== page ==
Using surface brightness fluctuations to study nearby satellite galaxy systems: calibration and methodology.
CARLSTEN S.G., BEATON R.L., GRECO J.P. and GREENE J.E.
Abstract (from CDS):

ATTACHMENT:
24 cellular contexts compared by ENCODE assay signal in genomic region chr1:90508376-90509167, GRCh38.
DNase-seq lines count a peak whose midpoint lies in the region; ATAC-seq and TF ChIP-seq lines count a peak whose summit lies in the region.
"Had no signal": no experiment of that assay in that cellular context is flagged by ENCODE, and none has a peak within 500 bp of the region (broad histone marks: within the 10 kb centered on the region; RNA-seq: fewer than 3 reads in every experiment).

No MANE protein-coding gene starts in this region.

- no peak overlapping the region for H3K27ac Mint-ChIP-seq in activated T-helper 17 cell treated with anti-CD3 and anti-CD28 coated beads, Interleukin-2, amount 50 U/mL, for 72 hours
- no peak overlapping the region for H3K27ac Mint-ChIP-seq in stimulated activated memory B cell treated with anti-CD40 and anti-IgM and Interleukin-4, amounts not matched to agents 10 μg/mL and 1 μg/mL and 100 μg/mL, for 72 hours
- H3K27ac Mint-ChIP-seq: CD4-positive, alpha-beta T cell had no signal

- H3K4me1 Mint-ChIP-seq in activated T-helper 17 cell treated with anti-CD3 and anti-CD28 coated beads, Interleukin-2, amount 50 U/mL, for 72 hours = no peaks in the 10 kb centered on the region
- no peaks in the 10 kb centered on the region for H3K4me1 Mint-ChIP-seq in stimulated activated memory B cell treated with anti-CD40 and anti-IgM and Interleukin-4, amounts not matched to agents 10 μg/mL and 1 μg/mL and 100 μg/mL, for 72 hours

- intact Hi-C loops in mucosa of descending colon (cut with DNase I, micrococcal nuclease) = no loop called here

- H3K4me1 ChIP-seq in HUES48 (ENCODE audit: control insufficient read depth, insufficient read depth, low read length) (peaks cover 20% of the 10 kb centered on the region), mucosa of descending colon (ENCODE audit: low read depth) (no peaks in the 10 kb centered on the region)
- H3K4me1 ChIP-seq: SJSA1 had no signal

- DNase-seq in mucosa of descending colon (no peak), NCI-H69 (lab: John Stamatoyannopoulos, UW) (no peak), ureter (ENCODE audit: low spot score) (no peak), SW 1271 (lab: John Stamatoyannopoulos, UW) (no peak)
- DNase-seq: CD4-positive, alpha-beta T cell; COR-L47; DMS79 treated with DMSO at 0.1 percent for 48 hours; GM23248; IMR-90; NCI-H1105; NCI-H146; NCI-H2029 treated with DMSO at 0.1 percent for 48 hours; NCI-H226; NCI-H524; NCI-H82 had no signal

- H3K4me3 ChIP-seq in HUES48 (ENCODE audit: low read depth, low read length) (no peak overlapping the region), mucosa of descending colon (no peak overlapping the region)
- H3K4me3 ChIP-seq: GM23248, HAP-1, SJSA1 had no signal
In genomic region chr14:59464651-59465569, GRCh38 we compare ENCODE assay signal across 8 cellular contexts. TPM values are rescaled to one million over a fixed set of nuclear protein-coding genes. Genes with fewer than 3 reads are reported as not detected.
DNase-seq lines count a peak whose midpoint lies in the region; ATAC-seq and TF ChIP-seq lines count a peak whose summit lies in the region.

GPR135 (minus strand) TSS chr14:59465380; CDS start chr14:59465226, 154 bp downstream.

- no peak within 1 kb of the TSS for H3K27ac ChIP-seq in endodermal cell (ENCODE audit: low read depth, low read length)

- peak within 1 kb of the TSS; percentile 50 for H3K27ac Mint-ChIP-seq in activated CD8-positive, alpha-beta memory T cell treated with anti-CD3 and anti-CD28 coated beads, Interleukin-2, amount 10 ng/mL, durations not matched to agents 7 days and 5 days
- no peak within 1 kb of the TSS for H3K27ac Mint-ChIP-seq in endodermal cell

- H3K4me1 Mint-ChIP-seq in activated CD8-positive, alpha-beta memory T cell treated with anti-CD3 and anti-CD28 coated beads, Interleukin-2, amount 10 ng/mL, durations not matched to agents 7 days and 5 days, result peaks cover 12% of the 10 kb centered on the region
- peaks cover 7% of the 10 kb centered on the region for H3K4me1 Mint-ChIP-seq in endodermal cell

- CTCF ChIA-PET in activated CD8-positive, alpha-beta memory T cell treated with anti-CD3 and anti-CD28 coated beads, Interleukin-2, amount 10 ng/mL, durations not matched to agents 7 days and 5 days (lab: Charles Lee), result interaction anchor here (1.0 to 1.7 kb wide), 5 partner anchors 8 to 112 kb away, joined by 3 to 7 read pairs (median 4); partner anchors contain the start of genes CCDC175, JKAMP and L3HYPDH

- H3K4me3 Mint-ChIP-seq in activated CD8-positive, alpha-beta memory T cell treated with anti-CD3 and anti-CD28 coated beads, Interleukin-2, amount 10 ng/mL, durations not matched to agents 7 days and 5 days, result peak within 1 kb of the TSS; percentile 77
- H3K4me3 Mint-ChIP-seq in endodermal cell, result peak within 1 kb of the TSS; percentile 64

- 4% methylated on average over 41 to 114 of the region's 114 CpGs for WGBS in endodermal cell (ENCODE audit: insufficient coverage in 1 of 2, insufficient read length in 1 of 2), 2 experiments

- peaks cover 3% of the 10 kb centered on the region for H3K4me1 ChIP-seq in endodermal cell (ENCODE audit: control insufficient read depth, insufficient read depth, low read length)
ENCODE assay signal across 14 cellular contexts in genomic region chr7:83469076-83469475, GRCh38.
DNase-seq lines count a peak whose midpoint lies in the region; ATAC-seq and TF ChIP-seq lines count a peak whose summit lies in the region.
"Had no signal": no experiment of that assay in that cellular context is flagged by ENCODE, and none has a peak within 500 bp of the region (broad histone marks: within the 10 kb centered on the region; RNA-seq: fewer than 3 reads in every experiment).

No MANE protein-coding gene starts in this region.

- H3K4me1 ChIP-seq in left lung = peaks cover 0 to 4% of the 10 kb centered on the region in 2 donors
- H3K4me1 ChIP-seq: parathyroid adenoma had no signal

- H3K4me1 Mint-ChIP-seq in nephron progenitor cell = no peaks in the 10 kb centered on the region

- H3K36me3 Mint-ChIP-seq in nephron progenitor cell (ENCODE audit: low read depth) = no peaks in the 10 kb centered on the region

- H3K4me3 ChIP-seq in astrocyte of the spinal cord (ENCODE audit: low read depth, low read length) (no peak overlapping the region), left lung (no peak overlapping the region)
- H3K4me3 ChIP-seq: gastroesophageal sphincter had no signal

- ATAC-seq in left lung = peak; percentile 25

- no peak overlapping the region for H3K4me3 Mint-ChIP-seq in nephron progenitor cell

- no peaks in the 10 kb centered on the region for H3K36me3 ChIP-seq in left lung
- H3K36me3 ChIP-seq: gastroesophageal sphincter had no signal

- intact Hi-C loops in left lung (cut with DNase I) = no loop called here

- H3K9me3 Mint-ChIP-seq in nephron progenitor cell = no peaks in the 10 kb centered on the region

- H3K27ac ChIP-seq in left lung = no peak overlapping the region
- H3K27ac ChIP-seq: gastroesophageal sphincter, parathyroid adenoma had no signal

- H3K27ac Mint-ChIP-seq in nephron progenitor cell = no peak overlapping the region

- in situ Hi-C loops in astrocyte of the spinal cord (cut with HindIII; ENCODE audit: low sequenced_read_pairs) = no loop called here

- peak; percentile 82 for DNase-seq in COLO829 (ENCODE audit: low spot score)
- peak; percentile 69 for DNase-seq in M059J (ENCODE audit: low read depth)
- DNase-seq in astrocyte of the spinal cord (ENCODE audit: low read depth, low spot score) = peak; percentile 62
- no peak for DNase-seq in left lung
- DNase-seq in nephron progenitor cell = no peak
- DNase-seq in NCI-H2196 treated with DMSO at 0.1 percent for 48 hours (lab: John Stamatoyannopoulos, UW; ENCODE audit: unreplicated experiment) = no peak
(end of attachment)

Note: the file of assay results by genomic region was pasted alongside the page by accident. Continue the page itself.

We explore the use of ground-based surface brightness fluctuation (SBF) measurements to constrain distances to nearby dwarf galaxies. Using archival CFHT Megacam imaging data for a sample of 28 nearby dwarfs, we demonstrate that reliable SBF measurements and distances accurate to 15% are possible even for very low surface brightness (µ0i > 24 mag arcsec–2) galaxies with modest, ∼hour-long exposures with CFHT. Combining our sample with a recent sample of six dwarfs with SBF measured with Hubble Space Telescope (HST) from the literature, we provide the most robust empirical SBF calibration to date for the blue colors expected for these low-mass systems. Our calibration is credible over the color range 0.3 <= g - i <= 0.8 mag. It is also the first SBF calibration tied completely to tip of the red giant branch (TRGB) distances as each galaxy in the sample has a literature TRGB distance. We find that even though the intrinsic scatter in SBF increases for blue galaxies, the rms scatter in the calibration is still <=0.3 mag. We verify our measurements by comparing with HST SBF measurements and detailed image simulations. We argue that ground-based SBF is a very useful tool for characterizing dwarf satellite systems and field dwarfs in the nearby, D <= 20 Mpc universe.